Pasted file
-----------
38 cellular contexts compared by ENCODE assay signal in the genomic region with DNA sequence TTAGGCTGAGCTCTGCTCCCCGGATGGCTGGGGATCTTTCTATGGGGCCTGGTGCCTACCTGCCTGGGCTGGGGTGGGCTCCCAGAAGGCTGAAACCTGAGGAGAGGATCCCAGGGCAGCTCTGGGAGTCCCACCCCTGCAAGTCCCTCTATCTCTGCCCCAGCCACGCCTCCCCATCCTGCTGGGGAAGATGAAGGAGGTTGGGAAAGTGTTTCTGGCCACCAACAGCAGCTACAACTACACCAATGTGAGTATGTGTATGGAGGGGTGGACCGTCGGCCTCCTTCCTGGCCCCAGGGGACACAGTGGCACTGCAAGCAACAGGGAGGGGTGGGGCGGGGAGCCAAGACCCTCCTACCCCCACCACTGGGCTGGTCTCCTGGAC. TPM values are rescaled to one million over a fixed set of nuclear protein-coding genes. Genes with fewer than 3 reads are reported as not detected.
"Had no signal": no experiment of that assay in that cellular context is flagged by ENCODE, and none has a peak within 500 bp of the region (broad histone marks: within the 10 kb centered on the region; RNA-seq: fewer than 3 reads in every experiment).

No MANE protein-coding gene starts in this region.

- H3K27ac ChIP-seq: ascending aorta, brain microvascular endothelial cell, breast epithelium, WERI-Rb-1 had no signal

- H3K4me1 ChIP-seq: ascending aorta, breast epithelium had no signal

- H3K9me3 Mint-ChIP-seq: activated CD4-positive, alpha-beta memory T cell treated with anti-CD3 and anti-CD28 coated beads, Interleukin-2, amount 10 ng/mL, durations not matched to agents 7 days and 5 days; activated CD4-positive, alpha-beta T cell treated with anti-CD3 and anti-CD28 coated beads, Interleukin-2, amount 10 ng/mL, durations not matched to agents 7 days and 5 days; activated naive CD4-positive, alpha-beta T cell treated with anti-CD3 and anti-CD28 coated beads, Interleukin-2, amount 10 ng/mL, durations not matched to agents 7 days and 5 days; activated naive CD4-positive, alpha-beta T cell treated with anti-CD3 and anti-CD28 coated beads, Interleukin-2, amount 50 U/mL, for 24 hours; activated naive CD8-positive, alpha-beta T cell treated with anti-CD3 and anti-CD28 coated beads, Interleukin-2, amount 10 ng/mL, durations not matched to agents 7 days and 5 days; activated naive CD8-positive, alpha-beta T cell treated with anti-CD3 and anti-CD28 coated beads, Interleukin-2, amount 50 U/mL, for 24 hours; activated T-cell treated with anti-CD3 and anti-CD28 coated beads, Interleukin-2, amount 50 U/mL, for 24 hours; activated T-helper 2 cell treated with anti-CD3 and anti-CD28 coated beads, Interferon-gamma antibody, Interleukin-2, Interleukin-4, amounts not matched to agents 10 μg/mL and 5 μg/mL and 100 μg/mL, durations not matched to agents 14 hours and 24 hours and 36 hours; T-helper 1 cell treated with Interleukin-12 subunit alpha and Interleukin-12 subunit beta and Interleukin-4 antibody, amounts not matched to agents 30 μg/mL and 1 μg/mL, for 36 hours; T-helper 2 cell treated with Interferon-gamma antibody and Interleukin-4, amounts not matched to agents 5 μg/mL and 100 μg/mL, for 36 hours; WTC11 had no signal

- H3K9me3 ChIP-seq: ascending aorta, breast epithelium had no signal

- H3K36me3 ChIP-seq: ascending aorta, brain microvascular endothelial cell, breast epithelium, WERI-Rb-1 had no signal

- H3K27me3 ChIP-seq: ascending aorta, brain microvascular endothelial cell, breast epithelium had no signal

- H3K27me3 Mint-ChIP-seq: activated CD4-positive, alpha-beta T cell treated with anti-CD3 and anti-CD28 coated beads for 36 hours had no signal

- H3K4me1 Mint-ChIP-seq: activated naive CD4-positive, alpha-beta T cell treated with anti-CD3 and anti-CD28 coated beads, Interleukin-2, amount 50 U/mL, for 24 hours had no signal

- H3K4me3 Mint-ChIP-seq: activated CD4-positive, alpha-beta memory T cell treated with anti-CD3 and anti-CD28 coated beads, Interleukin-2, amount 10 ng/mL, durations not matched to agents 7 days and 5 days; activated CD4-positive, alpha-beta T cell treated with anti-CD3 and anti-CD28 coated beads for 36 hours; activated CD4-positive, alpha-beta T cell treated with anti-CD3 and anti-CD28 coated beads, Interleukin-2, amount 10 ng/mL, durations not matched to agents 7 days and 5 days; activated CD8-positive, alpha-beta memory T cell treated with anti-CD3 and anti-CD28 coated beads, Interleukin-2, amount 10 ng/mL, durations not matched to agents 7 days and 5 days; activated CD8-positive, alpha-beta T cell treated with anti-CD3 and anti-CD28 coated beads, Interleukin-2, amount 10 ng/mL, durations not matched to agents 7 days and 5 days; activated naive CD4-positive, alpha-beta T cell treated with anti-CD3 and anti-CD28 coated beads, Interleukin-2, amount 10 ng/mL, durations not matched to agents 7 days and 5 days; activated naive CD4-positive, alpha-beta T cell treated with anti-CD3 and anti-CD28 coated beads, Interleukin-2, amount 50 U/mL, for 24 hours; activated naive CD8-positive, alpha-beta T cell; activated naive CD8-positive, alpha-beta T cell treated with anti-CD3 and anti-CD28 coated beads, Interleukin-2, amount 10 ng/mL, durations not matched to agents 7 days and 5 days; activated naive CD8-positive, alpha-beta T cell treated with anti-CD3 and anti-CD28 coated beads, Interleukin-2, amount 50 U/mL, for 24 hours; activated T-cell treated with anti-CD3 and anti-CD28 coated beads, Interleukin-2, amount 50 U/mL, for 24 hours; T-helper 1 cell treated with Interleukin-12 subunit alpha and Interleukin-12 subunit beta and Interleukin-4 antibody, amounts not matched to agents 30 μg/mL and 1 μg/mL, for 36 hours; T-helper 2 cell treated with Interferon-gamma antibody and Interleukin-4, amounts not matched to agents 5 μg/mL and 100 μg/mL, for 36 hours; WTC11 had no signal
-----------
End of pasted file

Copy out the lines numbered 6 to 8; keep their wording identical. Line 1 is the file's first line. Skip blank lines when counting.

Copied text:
- H3K9me3 Mint-ChIP-seq: activated CD4-positive, alpha-beta memory T cell treated with anti-CD3 and anti-CD28 coated beads, Interleukin-2, amount 10 ng/mL, durations not matched to agents 7 days and 5 days; activated CD4-positive, alpha-beta T cell treated with anti-CD3 and anti-CD28 coated beads, Interleukin-2, amount 10 ng/mL, durations not matched to agents 7 days and 5 days; activated naive CD4-positive, alpha-beta T cell treated with anti-CD3 and anti-CD28 coated beads, Interleukin-2, amount 10 ng/mL, durations not matched to agents 7 days and 5 days; activated naive CD4-positive, alpha-beta T cell treated with anti-CD3 and anti-CD28 coated beads, Interleukin-2, amount 50 U/mL, for 24 hours; activated naive CD8-positive, alpha-beta T cell treated with anti-CD3 and anti-CD28 coated beads, Interleukin-2, amount 10 ng/mL, durations not matched to agents 7 days and 5 days; activated naive CD8-positive, alpha-beta T cell treated with anti-CD3 and anti-CD28 coated beads, Interleukin-2, amount 50 U/mL, for 24 hours; activated T-cell treated with anti-CD3 and anti-CD28 coated beads, Interleukin-2, amount 50 U/mL, for 24 hours; activated T-helper 2 cell treated with anti-CD3 and anti-CD28 coated beads, Interferon-gamma antibody, Interleukin-2, Interleukin-4, amounts not matched to agents 10 μg/mL and 5 μg/mL and 100 μg/mL, durations not matched to agents 14 hours and 24 hours and 36 hours; T-helper 1 cell treated with Interleukin-12 subunit alpha and Interleukin-12 subunit beta and Interleukin-4 antibody, amounts not matched to agents 30 μg/mL and 1 μg/mL, for 36 hours; T-helper 2 cell treated with Interferon-gamma antibody and Interleukin-4, amounts not matched to agents 5 μg/mL and 100 μg/mL, for 36 hours; WTC11 had no signal

- H3K9me3 ChIP-seq: ascending aorta, breast epithelium had no signal

- H3K36me3 ChIP-seq: ascending aorta, brain microvascular endothelial cell, breast epithelium, WERI-Rb-1 had no signal